Next BWI `mayor' yet to be appointed

Mathison retiring after 14 years


June 05, 1999|By TaNoah Morgan | TaNoah Morgan,SUN STAFF

With just three weeks to go before Theodore E. Mathison retires, state officials still have not named anyone to succeed him as executive director of the Maryland Aviation Administration, which runs Baltimore-Washington International Airport and smaller airports throughout the state.

Mathison, who has been the BWI "mayor" for 14 years, will retire July 1, leaving behind a state-run facility that has become a hub for revenue.

Last year, BWI served more than 15 million travelers -- a record multitude for the fifth straight year.

The airport also set air cargo records last year, handling more than 420 million pounds -- an 18.8 percent increase from 1997.

State Transportation Secretary John D. Porcari said his office has been interviewing candidates as part of a nationwide search for about six months.

He said he hopes to name a new director by the end of the month, but he will not rush to meet a July 1 deadline.

"We want to treat BWI as the state asset that it is," Porcari said.

"We'll take as much time as we need to fill this position. We have had more than a dozen very good candidates. We're not done, but we're wrapping it up as quickly as we can."

BWI has flourished under Mathison to become one of the fastest-growing airports in the region.

When Mathison took the helm in 1985, only 7 million passengers passed through the airport and revenue stood at $31 million. Each of those figures has more than doubled during Mathison's tenure, and operating profit has nearly quadrupled -- from $8.9 million in 1985 to $33 million last year.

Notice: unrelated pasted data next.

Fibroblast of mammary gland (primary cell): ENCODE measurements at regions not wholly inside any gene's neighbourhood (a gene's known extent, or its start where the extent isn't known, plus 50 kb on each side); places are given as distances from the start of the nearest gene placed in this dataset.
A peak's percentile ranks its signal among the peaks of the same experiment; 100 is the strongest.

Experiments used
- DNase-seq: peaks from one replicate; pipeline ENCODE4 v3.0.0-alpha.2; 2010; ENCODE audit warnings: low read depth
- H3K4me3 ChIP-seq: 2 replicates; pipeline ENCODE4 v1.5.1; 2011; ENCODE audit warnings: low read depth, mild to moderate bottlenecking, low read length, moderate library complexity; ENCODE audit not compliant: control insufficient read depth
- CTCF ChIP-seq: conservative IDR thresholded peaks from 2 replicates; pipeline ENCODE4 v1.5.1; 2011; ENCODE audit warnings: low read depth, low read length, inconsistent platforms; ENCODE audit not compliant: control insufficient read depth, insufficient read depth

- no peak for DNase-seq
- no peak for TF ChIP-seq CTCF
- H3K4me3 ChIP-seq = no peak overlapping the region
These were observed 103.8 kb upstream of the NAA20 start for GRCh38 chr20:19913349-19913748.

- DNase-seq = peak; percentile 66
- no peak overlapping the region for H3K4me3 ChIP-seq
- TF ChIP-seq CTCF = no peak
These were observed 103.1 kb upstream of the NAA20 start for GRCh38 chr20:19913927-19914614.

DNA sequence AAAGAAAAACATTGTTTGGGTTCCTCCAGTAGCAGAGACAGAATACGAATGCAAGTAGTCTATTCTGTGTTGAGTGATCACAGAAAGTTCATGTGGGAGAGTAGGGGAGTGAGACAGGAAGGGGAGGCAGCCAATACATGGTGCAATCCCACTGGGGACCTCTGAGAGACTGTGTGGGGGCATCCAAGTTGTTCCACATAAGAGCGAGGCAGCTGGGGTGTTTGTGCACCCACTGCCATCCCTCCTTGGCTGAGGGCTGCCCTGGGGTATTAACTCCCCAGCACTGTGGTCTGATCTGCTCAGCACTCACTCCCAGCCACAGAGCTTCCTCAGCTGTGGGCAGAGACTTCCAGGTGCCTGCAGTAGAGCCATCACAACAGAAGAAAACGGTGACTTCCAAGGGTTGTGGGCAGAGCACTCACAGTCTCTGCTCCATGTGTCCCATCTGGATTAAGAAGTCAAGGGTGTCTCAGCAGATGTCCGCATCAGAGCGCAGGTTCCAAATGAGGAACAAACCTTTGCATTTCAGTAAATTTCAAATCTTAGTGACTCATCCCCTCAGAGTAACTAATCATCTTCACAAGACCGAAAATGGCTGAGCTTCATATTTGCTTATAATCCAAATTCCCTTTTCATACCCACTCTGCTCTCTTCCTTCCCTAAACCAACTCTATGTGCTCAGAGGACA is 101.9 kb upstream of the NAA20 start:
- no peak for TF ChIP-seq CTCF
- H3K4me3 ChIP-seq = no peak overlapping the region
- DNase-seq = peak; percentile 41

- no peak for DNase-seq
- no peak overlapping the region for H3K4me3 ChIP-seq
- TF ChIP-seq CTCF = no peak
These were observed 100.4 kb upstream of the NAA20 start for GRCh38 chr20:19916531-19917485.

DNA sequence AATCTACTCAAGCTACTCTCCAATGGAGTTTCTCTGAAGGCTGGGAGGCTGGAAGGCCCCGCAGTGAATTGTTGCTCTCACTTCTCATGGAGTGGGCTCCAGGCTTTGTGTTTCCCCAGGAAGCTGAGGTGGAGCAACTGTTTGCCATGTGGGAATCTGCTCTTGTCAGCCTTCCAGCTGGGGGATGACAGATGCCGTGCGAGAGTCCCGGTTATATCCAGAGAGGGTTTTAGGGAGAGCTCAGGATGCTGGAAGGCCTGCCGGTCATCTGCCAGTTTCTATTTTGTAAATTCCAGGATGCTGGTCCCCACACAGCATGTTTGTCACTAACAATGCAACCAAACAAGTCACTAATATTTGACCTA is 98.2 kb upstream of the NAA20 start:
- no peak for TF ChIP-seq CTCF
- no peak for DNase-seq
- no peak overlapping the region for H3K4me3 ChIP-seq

Mathison, 67, has also overseen extensive terminal expansions, several runway extensions and the construction of a multilevel parking garage. He also developed a $46 million noise-reduction program that included soundproofing schools and homes near the airport and relocating some homeowners.

This year, the airport has begun an overhaul of Pier D, which is used by US Airways and TWA. It is adding a new baggage belt and building a 362,000-square-foot cargo complex, and, earlier this year, it completed a 12.5-mile bike trail, which circles the airport grounds.

The job of director has involved juggling competing interests to expand business and entice travelers to the airport, appeasing angry residents concerned about noise and sprawl, and making the 3,158.4-acre field in northern Anne Arundel appealing to aviation and cargo businesses.

Mathison has also been responsible for coordinating the state's regional airports and developing a transportation network among them. The new director will be expected to enhance that network to bring regional commuter services from the farthest and most rural areas of the state -- the Eastern Shore, Southern and Western Maryland -- to BWI, Porcari said. Commuter airports give residents in smaller markets easy access to larger airports where they can connect with national or international flights.

BWI has two daily flights to and from Salisbury, but other networks have yet to be established, an MAA spokeswoman said.

Attracting more international carriers, flights and passengers is also a goal, Porcari said. International service increased 9.8 percent last year, but that was not enough to pay for the $140 million William Donald Schaefer International Terminal, completed in 1998.

The capacity for international travel is seen as a valuable tool for economic development. Some corporations looking for new homes have reportedly shied away from the Baltimore area because of a lack of convenient access to foreign destinations.

Porcari said if he has not selected a candidate by the end of the month, he could name an interim director or have the management team there, led by deputy administrators Nick Schaus and Kirk Wineland, pick up the slack.

Pub Date: 6/05/99

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